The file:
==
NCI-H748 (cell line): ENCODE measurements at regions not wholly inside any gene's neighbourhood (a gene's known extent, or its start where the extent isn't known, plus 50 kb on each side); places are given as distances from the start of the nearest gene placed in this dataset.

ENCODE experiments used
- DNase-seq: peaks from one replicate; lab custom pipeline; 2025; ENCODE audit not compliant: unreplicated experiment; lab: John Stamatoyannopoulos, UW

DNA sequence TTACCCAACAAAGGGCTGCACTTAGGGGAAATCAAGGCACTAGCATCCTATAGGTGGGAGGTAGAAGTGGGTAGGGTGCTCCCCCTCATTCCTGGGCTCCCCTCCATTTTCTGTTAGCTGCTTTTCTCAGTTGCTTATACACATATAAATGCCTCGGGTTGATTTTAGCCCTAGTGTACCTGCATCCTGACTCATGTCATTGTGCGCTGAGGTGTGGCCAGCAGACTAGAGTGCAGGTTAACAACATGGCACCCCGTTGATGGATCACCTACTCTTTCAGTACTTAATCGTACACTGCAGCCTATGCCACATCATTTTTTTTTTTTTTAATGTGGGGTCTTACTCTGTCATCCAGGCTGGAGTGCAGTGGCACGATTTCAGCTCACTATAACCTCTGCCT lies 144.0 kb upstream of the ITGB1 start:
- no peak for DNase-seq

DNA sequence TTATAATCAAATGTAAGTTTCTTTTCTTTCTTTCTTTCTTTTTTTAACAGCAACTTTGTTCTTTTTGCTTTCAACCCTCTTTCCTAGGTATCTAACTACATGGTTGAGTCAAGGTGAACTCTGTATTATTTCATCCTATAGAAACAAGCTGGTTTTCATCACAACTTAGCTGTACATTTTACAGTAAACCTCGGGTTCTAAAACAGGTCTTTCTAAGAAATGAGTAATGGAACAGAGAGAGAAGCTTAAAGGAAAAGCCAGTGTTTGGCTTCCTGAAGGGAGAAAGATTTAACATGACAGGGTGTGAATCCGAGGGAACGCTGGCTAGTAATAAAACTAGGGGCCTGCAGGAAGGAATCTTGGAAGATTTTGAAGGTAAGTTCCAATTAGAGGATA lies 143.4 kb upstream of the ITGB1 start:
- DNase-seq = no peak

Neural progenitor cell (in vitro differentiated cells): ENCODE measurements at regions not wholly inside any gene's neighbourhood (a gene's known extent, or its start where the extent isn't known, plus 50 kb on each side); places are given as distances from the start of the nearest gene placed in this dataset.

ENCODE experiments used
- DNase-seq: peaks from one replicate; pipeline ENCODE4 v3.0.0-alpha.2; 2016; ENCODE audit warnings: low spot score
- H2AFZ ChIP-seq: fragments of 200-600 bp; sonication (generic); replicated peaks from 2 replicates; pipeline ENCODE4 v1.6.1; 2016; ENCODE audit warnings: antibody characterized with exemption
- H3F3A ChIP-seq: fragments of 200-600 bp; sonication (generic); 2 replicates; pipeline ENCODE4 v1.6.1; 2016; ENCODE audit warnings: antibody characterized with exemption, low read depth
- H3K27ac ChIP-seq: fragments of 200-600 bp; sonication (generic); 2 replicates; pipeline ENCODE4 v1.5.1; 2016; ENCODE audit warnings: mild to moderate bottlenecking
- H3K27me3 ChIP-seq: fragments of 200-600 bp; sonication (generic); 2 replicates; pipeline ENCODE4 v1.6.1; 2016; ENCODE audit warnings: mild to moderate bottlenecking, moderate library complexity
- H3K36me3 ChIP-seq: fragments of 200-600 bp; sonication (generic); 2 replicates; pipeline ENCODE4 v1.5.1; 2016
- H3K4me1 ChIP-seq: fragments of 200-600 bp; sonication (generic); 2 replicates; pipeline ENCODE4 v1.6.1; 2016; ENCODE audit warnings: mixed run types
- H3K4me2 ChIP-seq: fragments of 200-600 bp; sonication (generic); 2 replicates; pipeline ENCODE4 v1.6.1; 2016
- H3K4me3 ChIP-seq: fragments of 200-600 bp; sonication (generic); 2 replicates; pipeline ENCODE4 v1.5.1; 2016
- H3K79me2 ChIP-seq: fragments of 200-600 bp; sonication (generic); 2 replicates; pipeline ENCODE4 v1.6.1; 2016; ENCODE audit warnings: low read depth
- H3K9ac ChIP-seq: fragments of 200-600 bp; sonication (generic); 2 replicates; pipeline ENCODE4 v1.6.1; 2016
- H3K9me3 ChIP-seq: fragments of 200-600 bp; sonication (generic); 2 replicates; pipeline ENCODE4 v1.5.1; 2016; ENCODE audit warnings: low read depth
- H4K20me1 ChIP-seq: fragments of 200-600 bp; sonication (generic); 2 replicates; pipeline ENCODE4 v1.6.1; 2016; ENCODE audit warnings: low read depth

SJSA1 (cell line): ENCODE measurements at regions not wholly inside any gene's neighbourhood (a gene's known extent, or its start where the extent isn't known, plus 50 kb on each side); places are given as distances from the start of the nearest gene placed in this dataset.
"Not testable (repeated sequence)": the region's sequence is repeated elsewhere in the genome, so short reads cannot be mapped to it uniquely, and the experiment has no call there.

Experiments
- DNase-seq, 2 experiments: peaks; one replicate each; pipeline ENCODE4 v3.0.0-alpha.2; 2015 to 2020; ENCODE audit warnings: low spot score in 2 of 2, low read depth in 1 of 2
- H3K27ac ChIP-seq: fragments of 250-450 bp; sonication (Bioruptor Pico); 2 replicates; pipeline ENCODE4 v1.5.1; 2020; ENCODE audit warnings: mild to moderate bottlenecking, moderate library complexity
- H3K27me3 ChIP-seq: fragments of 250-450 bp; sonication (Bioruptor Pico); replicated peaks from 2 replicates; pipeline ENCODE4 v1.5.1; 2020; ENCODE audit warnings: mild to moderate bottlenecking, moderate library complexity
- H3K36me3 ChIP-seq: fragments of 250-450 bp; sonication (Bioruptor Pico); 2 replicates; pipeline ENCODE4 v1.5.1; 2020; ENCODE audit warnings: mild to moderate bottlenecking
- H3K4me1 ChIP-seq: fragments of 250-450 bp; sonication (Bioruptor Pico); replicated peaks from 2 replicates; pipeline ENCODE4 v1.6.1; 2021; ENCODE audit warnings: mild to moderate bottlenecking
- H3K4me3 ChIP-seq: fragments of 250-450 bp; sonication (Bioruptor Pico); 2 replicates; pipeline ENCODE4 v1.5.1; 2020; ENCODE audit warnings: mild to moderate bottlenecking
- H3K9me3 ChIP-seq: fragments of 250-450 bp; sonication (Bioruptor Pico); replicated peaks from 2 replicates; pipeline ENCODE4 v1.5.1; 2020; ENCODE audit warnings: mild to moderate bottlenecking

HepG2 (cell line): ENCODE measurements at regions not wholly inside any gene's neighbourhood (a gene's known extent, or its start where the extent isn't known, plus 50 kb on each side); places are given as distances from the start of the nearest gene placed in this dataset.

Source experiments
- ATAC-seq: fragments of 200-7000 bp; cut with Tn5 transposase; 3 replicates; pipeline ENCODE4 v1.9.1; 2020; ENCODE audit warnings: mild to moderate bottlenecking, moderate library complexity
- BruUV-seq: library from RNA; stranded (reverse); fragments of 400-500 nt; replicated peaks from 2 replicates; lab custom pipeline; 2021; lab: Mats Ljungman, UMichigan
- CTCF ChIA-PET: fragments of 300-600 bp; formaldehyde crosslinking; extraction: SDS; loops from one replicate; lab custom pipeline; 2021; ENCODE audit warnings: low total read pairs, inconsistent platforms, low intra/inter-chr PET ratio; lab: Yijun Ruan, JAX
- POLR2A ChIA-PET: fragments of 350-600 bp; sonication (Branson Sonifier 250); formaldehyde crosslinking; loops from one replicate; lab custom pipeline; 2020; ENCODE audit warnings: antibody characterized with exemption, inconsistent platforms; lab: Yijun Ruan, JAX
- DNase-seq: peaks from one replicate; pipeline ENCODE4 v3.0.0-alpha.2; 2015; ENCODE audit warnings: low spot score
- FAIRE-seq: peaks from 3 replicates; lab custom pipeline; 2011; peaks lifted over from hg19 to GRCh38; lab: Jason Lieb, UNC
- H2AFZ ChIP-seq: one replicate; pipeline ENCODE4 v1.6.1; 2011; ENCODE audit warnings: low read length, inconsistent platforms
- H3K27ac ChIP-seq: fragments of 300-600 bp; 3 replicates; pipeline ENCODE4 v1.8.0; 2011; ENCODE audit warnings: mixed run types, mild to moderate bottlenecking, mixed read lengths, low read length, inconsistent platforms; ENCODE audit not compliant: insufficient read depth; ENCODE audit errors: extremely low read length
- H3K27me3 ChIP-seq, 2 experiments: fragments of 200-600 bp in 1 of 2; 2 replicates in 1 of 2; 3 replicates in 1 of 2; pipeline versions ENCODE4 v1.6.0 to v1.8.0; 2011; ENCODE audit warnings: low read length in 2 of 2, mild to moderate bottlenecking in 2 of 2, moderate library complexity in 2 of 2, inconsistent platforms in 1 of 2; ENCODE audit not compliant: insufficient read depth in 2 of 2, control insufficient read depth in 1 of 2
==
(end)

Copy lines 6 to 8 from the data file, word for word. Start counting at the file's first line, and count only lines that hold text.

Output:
DNA sequence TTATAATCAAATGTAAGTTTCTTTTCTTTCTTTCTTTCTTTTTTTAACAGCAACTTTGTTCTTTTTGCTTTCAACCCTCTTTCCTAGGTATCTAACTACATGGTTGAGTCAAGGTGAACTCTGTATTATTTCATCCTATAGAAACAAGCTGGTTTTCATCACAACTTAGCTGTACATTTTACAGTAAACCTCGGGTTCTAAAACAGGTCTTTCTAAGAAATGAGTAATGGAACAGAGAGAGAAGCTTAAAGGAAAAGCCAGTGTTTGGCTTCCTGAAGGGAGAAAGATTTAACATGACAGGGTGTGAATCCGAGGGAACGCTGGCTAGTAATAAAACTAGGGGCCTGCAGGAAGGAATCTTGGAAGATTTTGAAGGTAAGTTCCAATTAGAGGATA lies 143.4 kb upstream of the ITGB1 start:
- DNase-seq = no peak

Neural progenitor cell (in vitro differentiated cells): ENCODE measurements at regions not wholly inside any gene's neighbourhood (a gene's known extent, or its start where the extent isn't known, plus 50 kb on each side); places are given as distances from the start of the nearest gene placed in this dataset.